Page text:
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"Stick Grenade, Model 24, As a Defensive Weapon" from Intelligence Bulletin, May 1944

[Intelligence Bulletin Cover]  
The following report on German stick hand grenades with a removable "shrapnel ring" was originally published in the Intelligence Bulletin, Vol. II, No. 9, May 1944.

[DISCLAIMER: The following text is taken from the U.S. War Department Intelligence Bulletin publication. As with all wartime intelligence information, data may be incomplete or inaccurate. No attempt has been made to update or correct the text. Any views or opinions expressed do not necessarily represent those of the website.]


In Italy the German Army has been issuing the stick hand grenade, model 24, with a removable "shrapnel ring" fitted over the thin iron or steel casing, or head, of the grenade. This addition permits the German soldier to employ the grenade as a defensive weapon. The stick hand grenade with a shrapnel ring (labeled Stielhandgranate 24 mit Splitterring) is illustrated in figure 29.1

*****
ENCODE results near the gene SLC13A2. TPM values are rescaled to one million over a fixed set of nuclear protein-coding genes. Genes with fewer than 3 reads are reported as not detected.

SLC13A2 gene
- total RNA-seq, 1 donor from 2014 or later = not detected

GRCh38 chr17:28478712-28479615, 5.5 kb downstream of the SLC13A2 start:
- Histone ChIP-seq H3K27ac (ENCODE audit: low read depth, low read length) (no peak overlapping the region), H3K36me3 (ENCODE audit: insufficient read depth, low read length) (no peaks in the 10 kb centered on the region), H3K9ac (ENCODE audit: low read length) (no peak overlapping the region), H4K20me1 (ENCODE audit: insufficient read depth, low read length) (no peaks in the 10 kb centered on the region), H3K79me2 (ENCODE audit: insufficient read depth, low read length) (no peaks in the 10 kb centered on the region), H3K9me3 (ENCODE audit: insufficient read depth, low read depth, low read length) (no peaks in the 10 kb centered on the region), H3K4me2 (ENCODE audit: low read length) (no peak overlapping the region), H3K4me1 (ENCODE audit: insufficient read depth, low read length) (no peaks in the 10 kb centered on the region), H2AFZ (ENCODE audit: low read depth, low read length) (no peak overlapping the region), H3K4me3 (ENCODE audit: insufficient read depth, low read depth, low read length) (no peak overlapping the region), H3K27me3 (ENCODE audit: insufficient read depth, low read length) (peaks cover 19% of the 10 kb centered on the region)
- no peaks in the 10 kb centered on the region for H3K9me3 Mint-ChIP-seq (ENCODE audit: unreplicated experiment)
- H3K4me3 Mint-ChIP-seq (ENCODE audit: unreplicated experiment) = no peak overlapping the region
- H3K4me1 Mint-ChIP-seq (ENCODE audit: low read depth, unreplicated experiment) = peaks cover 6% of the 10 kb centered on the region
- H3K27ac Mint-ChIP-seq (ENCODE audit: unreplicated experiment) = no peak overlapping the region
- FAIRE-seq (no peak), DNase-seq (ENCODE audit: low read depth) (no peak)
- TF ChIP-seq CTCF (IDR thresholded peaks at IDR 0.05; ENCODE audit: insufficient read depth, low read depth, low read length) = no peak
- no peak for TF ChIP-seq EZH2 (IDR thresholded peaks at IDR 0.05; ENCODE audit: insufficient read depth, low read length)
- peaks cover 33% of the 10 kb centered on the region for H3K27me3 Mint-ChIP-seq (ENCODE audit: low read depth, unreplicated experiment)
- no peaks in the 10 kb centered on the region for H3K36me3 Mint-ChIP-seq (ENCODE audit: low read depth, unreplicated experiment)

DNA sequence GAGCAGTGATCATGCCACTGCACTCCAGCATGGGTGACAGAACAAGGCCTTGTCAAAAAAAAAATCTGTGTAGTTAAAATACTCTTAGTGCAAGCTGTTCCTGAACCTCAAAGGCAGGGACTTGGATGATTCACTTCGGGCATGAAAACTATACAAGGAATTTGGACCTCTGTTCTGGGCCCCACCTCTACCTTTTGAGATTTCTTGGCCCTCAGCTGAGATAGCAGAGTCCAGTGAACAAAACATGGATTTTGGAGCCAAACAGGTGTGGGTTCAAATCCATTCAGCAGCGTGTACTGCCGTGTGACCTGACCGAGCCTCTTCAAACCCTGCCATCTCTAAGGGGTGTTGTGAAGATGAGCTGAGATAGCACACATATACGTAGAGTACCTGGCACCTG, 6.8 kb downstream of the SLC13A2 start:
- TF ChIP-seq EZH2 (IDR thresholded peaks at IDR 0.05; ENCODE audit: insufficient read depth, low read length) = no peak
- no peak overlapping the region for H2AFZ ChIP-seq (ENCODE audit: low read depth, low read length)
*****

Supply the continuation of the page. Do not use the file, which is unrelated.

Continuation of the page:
It should be remembered that all the hand grenades used by the German Army are normally of the "offensive" type; that is, they have a thin metal casing with a high proportion of explosive filler. Since they are of this type, they depend on blast effect, instead of on fragmentation of the casing, as in the U.S. "defensive-type" Mills grenade. The normal German hand grenades can be used safely by men advancing erect in the open, because they can be thrown a distance greater than their effective bursting radius.

[Figure 29. German Stick Hand Grenade with Shrapnel Ring Added.]
Figure 29. German Stick Hand Grenade with Shrapnel Ring Added.

On the other hand, the German stick hand grenade with a shrapnel ring is intended solely for use as a defensive weapon. Enemy instructions state that soldiers are to use it only when they are protected by good cover, since the shrapnel is effective up to a radius of 30 meters (about 32 1/2 yards). Without the ring, the grenade may be used in the usual manner.

These grenades are packed in boxes of five.

1There continues to be an urgent need for all military personnel to turn over captured material and documents to the proper authorities. In the case of the Stielhandgranate mit Splitterring, for example, prompt action taken by Pvt. Jerry S. Hardy, A.S.N. 19002098, was of great value to intelligence officers.


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